Decision Making And Looping

In looping, a sequence of statements are executed until some condition is satisfied which is placed for termination of the loop. A program loop consists of two segments, one is the body of the loop and the other known as the control statement. The control is tested always for execution of the body of the loop. Depending on the position of the control statement in the loop, a control may be classified as the entry-controlled loop or as the exit-controlled loop. In the entry-controlled loop, first the conditions are tested and if satisfied then only  body of loop is executed. In the exit-controlled, the test is made at the end of the body, so the body is executed unconditionally first time.

A looping process, in general, would involve the following four steps:
  1. Setting and initialization of a counter.
  2. Execution of the statements in the loop.
  3. Test for a specified condition for execution of the loop.
  4. Incrementing the counter.

The C language provides for three loop constructs for performing loop operations. They are:

  1. The while statement.
  2. The do statement.
  3. The for statement.

Loops find application in almost all C/C++ programs that you're likely to encounter. So I'll deal this topic in detail. So it's spread over two articles.

The while Statement

This is one of the most simplest looping structure. The basic format of the while statement is

while (test condition)
   body of the loop

The while is an entry-controlled loop statement. The test condition is evaluated and only if the condition is true the body is executed. After execution of the body, the test-condition is once again evaluated and if it is true, the body is executed once again. This process of repeated execution of the body continues until the test-condition finally becomes false and the control is transferred  out of the loop. On exit, the program continues with the statement immediately after the body of the loop. If the body contains only one statement its not necessary to put the braces, but placing them is a good programming practice.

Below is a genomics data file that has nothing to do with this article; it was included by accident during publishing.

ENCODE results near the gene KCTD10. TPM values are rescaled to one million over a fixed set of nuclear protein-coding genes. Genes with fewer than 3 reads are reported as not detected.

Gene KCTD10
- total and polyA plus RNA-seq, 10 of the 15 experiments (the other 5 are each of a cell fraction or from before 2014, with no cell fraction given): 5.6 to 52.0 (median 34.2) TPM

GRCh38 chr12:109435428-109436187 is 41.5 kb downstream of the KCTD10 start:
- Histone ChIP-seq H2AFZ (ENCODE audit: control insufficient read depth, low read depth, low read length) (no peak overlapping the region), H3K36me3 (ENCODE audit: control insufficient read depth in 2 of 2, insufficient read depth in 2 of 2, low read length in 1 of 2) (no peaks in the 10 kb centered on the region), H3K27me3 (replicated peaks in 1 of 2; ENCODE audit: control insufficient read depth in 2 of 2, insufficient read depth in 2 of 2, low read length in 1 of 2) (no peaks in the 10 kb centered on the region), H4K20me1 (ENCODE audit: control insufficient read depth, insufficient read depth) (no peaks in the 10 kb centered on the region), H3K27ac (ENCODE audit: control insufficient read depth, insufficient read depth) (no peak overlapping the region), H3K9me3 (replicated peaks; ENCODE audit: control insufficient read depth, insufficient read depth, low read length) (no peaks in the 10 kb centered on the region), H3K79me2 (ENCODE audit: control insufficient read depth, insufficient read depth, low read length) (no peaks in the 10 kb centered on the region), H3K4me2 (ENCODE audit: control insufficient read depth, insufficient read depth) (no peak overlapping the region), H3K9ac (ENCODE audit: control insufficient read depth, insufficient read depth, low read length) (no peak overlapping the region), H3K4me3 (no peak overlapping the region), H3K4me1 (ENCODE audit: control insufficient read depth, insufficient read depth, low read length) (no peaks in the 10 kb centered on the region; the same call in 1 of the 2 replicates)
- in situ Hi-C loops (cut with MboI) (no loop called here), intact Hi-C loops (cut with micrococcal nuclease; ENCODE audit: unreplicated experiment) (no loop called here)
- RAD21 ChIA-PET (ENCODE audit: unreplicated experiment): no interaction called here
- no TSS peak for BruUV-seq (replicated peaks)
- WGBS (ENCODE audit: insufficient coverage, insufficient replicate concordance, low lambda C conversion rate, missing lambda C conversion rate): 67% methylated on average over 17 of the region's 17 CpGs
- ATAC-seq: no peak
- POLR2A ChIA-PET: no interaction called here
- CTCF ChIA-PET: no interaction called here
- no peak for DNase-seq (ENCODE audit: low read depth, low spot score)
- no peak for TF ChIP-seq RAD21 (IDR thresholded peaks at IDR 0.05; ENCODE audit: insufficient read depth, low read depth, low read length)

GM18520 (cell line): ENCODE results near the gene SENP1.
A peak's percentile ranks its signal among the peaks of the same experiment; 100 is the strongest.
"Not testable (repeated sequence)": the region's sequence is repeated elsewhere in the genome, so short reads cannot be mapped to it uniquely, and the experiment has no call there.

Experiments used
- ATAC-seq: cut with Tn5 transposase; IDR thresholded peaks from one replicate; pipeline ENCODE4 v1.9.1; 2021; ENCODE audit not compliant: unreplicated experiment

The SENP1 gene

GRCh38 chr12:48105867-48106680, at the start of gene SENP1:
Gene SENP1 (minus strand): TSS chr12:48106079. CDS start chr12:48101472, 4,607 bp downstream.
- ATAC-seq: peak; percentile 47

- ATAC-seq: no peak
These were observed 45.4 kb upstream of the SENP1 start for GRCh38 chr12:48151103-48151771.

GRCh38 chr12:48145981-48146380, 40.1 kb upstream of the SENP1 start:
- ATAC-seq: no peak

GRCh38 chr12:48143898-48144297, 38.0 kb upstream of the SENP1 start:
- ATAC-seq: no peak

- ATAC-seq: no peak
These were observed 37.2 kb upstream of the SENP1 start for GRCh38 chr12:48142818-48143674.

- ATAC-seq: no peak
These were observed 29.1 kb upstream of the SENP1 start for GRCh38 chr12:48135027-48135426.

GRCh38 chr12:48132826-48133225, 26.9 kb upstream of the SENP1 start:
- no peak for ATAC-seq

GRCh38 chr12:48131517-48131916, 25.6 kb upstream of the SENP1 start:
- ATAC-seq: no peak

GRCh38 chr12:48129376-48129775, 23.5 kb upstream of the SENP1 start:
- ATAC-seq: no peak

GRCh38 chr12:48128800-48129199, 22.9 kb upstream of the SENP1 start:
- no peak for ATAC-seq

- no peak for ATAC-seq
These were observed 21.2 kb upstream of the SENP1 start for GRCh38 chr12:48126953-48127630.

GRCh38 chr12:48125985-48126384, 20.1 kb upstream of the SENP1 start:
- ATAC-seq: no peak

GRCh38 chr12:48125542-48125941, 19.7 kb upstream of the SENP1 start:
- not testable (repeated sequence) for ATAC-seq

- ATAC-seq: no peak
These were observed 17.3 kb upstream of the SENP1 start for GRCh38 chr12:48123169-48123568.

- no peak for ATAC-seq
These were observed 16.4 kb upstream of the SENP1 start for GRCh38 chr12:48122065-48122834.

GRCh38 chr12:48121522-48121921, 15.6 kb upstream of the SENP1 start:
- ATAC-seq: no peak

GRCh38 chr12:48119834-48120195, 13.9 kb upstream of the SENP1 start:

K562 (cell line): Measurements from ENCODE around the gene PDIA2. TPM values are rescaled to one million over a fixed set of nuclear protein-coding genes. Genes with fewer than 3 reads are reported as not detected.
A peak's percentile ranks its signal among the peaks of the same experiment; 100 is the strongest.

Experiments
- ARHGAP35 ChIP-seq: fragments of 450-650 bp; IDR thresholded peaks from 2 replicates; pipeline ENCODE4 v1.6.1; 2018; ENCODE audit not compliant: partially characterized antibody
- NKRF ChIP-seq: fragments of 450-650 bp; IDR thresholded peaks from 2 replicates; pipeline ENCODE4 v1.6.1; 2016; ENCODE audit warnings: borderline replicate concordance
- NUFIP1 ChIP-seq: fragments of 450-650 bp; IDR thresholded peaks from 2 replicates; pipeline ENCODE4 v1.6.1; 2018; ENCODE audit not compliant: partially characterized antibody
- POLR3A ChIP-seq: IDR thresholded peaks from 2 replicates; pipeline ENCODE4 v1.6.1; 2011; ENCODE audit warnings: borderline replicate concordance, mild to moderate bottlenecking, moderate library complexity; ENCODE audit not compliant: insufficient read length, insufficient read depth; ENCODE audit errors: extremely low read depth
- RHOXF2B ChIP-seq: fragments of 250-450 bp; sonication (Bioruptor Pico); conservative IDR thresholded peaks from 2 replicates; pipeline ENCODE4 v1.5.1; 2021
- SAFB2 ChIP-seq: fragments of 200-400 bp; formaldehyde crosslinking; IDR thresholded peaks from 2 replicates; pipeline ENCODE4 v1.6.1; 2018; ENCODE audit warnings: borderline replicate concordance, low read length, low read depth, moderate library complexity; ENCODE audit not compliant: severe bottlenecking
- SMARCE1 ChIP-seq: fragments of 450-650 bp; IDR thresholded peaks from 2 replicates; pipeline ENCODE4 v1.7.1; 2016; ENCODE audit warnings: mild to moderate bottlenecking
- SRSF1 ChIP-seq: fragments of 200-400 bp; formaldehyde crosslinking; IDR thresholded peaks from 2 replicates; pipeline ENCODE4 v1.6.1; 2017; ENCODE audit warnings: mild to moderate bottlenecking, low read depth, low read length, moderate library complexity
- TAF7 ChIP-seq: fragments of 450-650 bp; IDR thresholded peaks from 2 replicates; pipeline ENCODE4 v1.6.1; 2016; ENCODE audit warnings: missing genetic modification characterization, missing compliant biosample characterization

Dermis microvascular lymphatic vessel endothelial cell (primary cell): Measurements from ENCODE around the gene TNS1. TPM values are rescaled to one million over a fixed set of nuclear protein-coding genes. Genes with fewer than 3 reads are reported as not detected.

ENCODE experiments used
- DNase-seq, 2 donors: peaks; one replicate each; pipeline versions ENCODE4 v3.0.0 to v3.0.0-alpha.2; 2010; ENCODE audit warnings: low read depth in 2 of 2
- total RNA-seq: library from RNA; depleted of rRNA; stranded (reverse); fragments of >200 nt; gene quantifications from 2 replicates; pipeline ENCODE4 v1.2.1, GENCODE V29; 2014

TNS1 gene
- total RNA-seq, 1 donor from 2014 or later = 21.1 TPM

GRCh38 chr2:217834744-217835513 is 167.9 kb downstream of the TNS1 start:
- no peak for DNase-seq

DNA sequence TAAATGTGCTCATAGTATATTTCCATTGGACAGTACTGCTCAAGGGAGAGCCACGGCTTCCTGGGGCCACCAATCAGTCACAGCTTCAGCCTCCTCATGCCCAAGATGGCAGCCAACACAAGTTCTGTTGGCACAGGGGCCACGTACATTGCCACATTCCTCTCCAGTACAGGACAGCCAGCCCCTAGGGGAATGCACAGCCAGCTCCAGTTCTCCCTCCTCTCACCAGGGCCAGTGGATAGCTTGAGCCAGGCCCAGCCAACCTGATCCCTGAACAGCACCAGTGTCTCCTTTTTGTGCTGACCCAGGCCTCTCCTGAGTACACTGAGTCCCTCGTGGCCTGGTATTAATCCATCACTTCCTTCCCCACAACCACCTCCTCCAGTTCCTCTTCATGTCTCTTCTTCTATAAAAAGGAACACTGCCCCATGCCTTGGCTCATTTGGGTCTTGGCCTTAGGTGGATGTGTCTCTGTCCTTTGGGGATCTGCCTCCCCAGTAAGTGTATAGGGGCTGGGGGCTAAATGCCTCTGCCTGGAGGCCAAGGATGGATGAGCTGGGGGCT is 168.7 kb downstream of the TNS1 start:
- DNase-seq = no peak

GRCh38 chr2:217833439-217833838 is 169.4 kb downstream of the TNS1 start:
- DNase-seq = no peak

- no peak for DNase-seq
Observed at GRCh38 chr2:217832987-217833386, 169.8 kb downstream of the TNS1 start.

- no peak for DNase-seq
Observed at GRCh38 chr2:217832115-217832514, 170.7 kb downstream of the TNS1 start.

x = 10;                    -------------   Initialization
while (x < 16)          -------------   Test condition
  printf("%d",x);        -------------   body of the loop
  x = x+1;

The above example shows a simple position where the test condition is evaluated first and since the test is satisfied the body is executed. This will continue exactly six times printing out 10 to 15. Finally when x becomes 16 then test fails & so the loop ends. The program continues with the statements after the loop.

The next article will deal with do-while and for loops. So do join in next time.


More by :  Sachin Mehta

Top | Computing

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